The athletic leadership team
March 27, 2017
Filed under Sports
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The Athletic Leadership Team, or ALT, a new program at LBHS, looks to develop student-athletes in interscholastic competition by demonstrating the values of sportsmanship, teamwork and responsible behavior. Created by athletic director Lance Neal, ALT is planning to create a future where hazing or unruly actions no longer exist within LBHS athletics.
“The goal is to put a leadership training program in place that goes from year to year so everyone coming into leadership roles has training from others who have been in the program,” said Neal.
In response to LBHS’s rough history with poor sportsmanship, sophomores and juniors from each team were selected with the main goals of ending hazing and underclassmen mistreatment, and establishing a base for growth for students’ athletic relationships, no matter what age or grade.
“I feel that creating this program is a step in the right direction,” said junior Riley Bumgardner. “Creating a stronger relationship in a team-oriented environment can make all the difference in a big game.”
ALT meets twice a month to train and educate its student-athletes on good leadership, which serves the team rather than the selfish individual.
“I think this is very important for the growth of our sports teams,” said sophomore Colton Gregory. “A group of athletes aren’t a team unless they have someone to lead them. Having someone direct you may not be fun at times, but it definitely makes a difference between the winners and losers.”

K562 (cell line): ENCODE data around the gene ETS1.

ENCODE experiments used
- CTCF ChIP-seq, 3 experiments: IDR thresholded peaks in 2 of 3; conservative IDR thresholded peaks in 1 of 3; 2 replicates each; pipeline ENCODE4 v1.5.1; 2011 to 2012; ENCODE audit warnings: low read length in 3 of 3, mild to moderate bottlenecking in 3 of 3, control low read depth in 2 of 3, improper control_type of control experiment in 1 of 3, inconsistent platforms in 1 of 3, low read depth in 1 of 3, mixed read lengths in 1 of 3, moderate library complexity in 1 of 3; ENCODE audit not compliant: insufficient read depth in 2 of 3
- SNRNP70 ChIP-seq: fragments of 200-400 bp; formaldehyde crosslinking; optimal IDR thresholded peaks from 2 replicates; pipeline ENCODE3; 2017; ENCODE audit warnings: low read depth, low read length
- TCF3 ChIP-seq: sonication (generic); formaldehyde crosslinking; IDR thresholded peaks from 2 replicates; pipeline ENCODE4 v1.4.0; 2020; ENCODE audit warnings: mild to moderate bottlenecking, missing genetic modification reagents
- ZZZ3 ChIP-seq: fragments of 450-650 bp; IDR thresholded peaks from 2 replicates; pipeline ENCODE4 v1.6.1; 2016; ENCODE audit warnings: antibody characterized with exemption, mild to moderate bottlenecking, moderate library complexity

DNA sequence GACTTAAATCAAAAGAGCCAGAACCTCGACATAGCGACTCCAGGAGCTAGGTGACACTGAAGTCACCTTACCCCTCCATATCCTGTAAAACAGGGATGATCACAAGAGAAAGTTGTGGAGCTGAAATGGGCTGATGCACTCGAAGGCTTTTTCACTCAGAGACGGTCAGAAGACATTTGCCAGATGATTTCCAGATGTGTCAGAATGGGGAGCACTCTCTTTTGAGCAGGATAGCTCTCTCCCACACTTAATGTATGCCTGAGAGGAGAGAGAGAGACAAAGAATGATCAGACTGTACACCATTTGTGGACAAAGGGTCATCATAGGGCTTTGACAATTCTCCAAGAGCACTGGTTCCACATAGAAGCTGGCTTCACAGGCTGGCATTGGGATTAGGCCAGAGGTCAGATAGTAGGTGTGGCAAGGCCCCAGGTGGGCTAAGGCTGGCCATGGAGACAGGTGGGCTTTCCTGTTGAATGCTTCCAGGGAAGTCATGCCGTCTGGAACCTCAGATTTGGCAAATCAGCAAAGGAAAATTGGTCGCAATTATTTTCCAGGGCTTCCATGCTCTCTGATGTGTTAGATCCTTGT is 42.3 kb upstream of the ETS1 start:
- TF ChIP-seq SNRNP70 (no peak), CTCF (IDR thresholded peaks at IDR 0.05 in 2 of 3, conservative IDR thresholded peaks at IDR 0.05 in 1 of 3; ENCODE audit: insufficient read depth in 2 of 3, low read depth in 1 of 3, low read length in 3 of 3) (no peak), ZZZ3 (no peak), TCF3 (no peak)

However, ALT has a long way to go before it achieves its goals. As of now, the program is still in its beginning stages. Athletes are expected to work hard on their respective teams and to prevent any form of abuse they witness.
“They’re expected to take the information given to them, to help put it into process, and to become leaders who are teaching other athletes on campus the different leadership styles we’re learning,” said Neal.
Equally important is the treatment of opponents, whether it be a home or away game. The tarnished history of bad sportsmanship at times has overshadowed LBHS’s athletic programs.
“We’re in the public eye all the time,” said Neal. “We need to continue to talk about how we react in situations like that and about right behavior versus inappropriate behavior.”
Addressing past mistakes is vital to the developing athletes in order for them to learn to work together, be respectful to and honor the chain of command.